However, knowing that the keychain and old WiFi connection data from the old Mac had transferred over to the new Mac, and knowing that something might've gone screwy with the network information, I decided to do the following:

Force-Sleep the Display on a 2010-2011 MacBook Air

[Update: It looks like Mountain Lion finally restored this functionality—you can press Shift + Control + Power key, and the screen will immediately go to sleep.]

The 2010/2011 MacBook Air models are all amazing, and I believe Apple will eventually convert all their Mac laptops to the same basic design (just different sizes), forgoing the optical drives.

The only downside to this new design is the lack of an eject key—of course, most people probably only knew the key could eject discs, so it's no big loss for them. I, however, use that key in a standard Shift + Control + Eject combination to instantly turn off my Mac's display to conserve power and prevent any pixel ghosting. I've used the combo for a few years, and it took me some time to find out a way to reliably do something similar on my new 11" MacBook Air.

There are a few ways you can get this functionality back:

MobileMe Stuck on 'Registering Computer...'? Try this

I was having tons of trouble getting my brand new 11" MacBook Air to get MobileMe Sync set up, and it kept getting stuck with 'Registering computer...' either when I checked the 'Synchronize with MobileMe' checkbox or when I clicked 'Advanced...' and then 'Register Computer'.

Since I've subscribed to iTools, then .Mac, and now MobileMe (soon iCloud) since 2000, I figured this may have something to do with the fact that, after all these years, my default AppleID would change to @me.com (rather than @mac.com, as it has been for years).

The steps you should try before giving up are as follows:

Tips for Using a MacBook (Air, Pro) in Clamshell Mode

On this page, I will compile all the knowledge, tips and tricks I have for using a MacBook, MacBook Pro, or MacBook Air as a desktop replacement, in clamshell mode.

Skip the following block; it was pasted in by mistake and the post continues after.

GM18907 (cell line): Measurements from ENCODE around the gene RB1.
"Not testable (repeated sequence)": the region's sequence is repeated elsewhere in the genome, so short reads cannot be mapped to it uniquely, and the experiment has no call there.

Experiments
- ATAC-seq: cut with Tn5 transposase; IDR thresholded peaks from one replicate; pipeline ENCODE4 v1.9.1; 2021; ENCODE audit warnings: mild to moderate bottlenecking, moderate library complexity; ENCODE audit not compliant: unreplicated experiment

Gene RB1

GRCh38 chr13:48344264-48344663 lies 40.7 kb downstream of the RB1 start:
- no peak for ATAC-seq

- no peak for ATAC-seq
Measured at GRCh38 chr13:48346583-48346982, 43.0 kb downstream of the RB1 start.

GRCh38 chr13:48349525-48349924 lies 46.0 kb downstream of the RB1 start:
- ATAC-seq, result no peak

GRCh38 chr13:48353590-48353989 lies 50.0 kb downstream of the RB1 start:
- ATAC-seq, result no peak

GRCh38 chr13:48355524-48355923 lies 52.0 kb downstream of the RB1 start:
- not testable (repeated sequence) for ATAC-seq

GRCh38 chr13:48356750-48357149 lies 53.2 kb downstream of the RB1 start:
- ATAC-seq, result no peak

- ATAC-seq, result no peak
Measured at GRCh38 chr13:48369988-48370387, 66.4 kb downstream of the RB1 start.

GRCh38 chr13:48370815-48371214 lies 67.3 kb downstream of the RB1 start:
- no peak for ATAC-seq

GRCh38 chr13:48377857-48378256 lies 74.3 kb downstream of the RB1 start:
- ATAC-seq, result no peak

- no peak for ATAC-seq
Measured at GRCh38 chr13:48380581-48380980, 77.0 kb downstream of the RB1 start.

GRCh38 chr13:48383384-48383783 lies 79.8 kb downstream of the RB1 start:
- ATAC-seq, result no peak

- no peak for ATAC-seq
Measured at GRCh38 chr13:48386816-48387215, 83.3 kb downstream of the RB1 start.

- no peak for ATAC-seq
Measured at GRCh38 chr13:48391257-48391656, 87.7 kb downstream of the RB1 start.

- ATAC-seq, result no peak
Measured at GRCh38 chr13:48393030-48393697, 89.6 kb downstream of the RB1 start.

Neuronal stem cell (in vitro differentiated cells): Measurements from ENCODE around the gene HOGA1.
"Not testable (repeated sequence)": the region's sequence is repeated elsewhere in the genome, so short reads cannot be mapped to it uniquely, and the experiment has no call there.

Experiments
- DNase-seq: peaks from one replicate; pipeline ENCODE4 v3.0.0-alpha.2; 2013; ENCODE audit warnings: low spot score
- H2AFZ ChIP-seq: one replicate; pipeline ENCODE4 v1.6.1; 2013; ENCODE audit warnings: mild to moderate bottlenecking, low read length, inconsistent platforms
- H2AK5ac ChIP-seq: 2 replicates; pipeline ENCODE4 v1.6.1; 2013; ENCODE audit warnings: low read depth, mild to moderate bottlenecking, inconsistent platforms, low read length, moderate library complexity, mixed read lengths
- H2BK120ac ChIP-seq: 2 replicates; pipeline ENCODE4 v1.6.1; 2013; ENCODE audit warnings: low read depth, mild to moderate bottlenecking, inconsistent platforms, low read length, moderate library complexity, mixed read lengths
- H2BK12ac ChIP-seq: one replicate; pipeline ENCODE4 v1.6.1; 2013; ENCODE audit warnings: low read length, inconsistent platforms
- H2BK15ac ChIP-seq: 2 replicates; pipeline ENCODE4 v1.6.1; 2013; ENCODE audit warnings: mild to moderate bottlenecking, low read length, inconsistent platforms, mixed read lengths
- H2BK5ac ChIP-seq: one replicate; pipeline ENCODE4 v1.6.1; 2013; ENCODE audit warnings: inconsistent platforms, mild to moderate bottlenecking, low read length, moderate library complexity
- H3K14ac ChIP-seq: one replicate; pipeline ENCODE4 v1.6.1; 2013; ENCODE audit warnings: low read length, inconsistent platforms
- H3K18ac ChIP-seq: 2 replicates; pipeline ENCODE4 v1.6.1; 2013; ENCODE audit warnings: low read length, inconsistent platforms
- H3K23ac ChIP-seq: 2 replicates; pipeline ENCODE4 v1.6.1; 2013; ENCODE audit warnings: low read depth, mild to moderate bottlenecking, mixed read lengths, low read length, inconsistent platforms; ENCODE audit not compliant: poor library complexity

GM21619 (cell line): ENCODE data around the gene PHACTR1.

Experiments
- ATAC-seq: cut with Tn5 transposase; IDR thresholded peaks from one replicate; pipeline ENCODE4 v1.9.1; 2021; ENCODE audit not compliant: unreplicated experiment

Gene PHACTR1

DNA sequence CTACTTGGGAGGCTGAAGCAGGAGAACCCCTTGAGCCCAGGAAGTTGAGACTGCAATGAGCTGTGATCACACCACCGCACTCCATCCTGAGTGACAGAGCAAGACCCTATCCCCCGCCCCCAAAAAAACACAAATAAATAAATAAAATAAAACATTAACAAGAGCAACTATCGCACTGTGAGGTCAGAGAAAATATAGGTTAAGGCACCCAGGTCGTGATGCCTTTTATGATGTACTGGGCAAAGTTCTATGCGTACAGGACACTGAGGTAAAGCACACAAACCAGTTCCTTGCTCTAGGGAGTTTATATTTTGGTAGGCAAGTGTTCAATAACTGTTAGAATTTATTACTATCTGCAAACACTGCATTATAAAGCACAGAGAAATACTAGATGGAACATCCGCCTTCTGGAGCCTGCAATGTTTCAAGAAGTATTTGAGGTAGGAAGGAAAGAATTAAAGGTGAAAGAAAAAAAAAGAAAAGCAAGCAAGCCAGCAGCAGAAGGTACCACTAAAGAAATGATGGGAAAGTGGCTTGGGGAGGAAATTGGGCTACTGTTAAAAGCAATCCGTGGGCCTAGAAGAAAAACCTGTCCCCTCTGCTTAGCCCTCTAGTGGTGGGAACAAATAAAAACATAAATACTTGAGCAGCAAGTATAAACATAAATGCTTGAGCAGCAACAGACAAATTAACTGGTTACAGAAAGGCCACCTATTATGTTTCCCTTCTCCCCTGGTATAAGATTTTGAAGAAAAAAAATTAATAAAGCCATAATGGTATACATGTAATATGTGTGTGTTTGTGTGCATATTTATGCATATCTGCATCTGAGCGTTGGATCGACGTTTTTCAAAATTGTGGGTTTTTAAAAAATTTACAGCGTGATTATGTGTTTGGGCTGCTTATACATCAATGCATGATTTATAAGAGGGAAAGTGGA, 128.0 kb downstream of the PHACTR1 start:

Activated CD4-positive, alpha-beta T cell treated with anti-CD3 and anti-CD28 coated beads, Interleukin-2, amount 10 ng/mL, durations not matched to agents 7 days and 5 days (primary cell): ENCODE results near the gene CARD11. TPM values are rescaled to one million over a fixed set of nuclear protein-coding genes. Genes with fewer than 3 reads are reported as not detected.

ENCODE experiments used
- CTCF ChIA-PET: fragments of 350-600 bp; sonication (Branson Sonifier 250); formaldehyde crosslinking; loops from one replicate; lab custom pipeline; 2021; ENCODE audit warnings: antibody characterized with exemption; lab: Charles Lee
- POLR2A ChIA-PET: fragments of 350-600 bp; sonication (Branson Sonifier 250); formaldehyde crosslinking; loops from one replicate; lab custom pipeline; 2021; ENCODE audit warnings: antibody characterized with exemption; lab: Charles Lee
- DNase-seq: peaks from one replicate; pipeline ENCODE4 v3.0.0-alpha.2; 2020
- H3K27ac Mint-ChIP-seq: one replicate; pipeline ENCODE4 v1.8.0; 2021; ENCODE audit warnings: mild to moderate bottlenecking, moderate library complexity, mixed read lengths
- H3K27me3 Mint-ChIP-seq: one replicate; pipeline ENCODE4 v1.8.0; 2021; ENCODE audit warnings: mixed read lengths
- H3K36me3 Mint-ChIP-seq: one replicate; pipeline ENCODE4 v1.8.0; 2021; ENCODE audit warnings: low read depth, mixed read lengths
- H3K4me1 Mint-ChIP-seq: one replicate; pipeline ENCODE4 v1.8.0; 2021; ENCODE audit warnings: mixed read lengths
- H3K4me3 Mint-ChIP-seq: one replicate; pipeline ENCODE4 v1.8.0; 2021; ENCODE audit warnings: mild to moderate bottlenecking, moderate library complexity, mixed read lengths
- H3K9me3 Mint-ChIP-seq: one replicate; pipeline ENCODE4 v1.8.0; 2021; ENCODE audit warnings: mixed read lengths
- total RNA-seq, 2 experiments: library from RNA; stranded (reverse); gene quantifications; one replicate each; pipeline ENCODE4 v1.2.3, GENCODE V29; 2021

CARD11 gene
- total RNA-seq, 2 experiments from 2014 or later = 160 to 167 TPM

I've used a variety of Mac laptops in the past few years (starting with a PowerBook 100, moving on to a 190, then a 1400, a 5300c, a G3 Wallstreet, an iBook G3, iBook G4, PowerBook G4, MacBook, MacBook Pro, MacBook Air, and back again to a MacBook Pro. With all of these laptops, I tended to use them most often at my desk. And what better way to sit at a desk on a computer than with a huge 20"+ display and a full keyboard and mouse?

Along the way, though, I've learned a lot about effectively using these Macs while their open next to the main monitor, and while they're closed—in 'clamshell' mode.

Convenience and Stands

One of the great advantages of having a laptop is being able to take it with you on a moment's notice for some mobile computing. However, many of the stands and I've used to help me get the most out of my laptop while at my desk made it very hard to grab the laptop and go.

Doing Some Benchmarks - Mac Processor Speed

I currently own or use a variety of Macs, and am approaching the end of a 'cycle' of Mac usage, where I need to decided what Mac I'd like to purchase next. Currently, I'm using a 27" iMac at work, an 11" MacBook Air (from work) for travel, and a 24" iMac at home. They're all great computers in their own right, and using Dropbox, MobileMe, and a couple other helper services, I can operate simultaneously on all three Macs, without any hiccups.

So, I'm thinking about getting a new Mac for hardcore development work (web and app), some graphic design, and possible portability. I have an iPad for lighter computing (reading, browsing, email, videos...), so even though the MacBook Air is probably the best thing to happen to a laptop in a very long time, I'm shying away from it as my primary personal computer.